RealTime IT News

New Bill Proposes Tech Training Tax Credit

WASHINGTON -- U.S. Rep. Jerry Weller (R-Ill.) hopes to slow the technology offshoring trend with an initiative to provide up to an $8,000 tax credit for information and communications technology education and training expenses.

The credit can be used by both employed and unemployed workers, as well as employers.

Weller's Technology Retraining And Investment Now Act of 2004 (TRAIN) calls for the proposed tax credit to be applied to a broad range of programs, from vocational and/or private certification courses to related college expenses.

"Investment in computer education and information technology skills training is the best long-term solution to meet the shortage of skilled IT workers and keep technology-based jobs here in the United States," Weller said at a Capitol Hill press conference.

With less than six months remaining in the 108th Congress, Weller admitted his new legislation has little chance as a standalone measure, but he hopes to attach the bill in the form of an amendment to any number of bills still pending before Congress.

The most likely target Weller might try would be the Jumpstart Our Business Strength (JOBS) Act approved last week by the Senate. The companion bill in the House has not been approved.

"TRAIN is designed to help either the worker or the employer recover the cost of IT and computer skills training," said Weller. "If a worker seeking the opportunity for higher paying technology-based jobs invests in tuition to learn computer and information technology skills, TRAIN will give them a tax credit to reduce the cost."

The bill provides a tax credit for an amount equal to 50 percent of information and communications technology training program expenses incurred with the amount of expenses for any one individual not exceed $8,000 per year. The amount may increase to $10,000 in certain circumstances.

"This doesn't just cover the programmers. It also includes engineers, machinists, architects, call center workers and others who must continuously upgrade their skills to keep up with changes in technology and others who might want to learn a new skill for a different type of employment," Weller said.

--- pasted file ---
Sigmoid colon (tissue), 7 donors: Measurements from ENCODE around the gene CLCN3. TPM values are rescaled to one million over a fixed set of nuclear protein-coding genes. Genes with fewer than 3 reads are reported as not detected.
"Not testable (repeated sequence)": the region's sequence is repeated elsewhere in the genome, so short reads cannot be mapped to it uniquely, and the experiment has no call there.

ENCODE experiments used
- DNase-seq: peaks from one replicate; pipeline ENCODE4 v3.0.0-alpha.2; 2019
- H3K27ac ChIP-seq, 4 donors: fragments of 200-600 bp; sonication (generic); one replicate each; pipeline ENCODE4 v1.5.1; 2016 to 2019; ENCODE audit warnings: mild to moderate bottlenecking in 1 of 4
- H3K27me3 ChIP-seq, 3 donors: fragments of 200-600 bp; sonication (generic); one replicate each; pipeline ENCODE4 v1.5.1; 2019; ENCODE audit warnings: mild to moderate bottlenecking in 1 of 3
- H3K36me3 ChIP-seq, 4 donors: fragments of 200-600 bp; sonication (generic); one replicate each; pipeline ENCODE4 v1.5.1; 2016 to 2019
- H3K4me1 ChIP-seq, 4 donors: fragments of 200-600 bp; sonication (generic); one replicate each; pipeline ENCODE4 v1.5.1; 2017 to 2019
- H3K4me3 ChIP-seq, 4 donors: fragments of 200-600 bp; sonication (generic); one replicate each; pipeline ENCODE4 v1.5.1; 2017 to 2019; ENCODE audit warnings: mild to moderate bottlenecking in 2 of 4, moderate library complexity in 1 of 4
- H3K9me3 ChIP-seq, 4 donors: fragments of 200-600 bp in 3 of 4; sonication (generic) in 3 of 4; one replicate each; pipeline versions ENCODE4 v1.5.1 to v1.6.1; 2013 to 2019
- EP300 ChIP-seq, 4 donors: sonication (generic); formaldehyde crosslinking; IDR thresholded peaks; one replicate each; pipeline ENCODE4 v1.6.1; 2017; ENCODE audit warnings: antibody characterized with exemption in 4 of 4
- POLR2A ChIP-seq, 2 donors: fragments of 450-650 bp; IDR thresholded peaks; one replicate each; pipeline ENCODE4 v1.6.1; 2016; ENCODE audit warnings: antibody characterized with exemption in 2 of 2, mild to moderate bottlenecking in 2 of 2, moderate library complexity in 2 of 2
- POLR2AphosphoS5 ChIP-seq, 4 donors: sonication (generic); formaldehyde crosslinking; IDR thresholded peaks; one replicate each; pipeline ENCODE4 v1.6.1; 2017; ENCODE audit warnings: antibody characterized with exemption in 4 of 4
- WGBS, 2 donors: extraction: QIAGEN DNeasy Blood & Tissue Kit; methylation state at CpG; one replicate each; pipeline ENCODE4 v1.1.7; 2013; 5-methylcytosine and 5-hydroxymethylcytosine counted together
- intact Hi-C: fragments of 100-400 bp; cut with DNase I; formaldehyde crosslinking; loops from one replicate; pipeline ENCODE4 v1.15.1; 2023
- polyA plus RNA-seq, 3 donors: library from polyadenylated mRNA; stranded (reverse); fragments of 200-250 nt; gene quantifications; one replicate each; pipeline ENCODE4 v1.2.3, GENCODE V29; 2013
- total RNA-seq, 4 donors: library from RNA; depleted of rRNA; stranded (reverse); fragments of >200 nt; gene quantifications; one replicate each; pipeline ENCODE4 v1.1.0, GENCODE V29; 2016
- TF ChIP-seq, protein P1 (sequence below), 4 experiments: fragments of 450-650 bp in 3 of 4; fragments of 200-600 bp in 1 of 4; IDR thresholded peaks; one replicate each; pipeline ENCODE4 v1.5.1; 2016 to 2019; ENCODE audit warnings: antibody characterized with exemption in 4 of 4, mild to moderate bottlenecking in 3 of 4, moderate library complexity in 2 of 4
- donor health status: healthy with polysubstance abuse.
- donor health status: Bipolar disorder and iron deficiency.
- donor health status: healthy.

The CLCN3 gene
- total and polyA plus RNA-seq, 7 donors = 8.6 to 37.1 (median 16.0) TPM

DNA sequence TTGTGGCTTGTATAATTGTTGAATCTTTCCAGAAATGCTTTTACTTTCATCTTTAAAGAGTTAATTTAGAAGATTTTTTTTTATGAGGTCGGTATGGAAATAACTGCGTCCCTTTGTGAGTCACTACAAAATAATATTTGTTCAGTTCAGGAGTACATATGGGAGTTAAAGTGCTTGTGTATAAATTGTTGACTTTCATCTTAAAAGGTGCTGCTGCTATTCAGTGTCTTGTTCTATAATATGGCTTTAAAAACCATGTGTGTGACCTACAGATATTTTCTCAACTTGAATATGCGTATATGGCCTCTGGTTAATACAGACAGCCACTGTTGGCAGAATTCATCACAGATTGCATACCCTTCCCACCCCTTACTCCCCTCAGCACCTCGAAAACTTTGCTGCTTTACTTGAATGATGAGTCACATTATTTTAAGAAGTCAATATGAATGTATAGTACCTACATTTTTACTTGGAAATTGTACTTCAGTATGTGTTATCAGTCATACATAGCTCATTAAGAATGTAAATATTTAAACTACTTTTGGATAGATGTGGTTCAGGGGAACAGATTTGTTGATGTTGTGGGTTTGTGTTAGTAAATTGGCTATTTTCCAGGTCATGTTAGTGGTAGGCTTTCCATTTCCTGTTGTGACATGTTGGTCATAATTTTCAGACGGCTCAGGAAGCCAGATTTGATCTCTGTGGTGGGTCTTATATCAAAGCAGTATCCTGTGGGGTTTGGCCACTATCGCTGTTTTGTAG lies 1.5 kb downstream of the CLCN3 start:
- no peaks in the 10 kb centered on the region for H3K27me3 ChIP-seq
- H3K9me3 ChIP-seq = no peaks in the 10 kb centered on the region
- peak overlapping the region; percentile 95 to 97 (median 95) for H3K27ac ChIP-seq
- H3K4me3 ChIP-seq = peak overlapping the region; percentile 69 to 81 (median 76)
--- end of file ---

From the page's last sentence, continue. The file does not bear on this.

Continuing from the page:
Training program expenses include those paid or incurred in any information and communications technology education and training program, including course work, certification testing and other "expenses that are essential to assessing skill acquisition."

Weller said neither the cost of the bill nor the specific training programs to be covered by the legislation has been determined.

"TRAIN represents R&D for the American worker. Retraining and ongoing development of information and communications training skills across all sectors of our economy is a must, yet the tools that drive our knowledge-based economy are constantly evolving," Weller said.

The Computing Technology Industry Association (CompTIA) appeared with Weller at the press conference to show its support for the bill.

"Businesses spend over $70 billion a year training employees, ensuring they have the skills needed to pump out the products and services the world desires," said Martin Bean, chair of CompTIA's U.S. public policy committee and COO of New Horizons Computer Learning Centers."

Bean added said information and communications technology skills are "today's raw materials, not unlike lumber, bricks and steel. They're the infrastructure America needs to keep the U.S. on top. Perpetuating a culture of updated and dynamic skill sets is the best way to stay employed, and, where displacements occur, reduce the time lost searching for the next job."

The Bureau of Labor Statistics estimates that by 2012, nearly 22 million new jobs, such as in transportation, biotech, healthcare and communications, will be created in America. At the same time, however, a significant portion of the aging workforce will be retiring.

"The pipeline has to be primed now," said Bean. "American workers are no longer the presumptive leaders just because they're American. TRAIN will help Americans fill these jobs, many of which can and will be competed for by foreign [IT-skilled] laborers."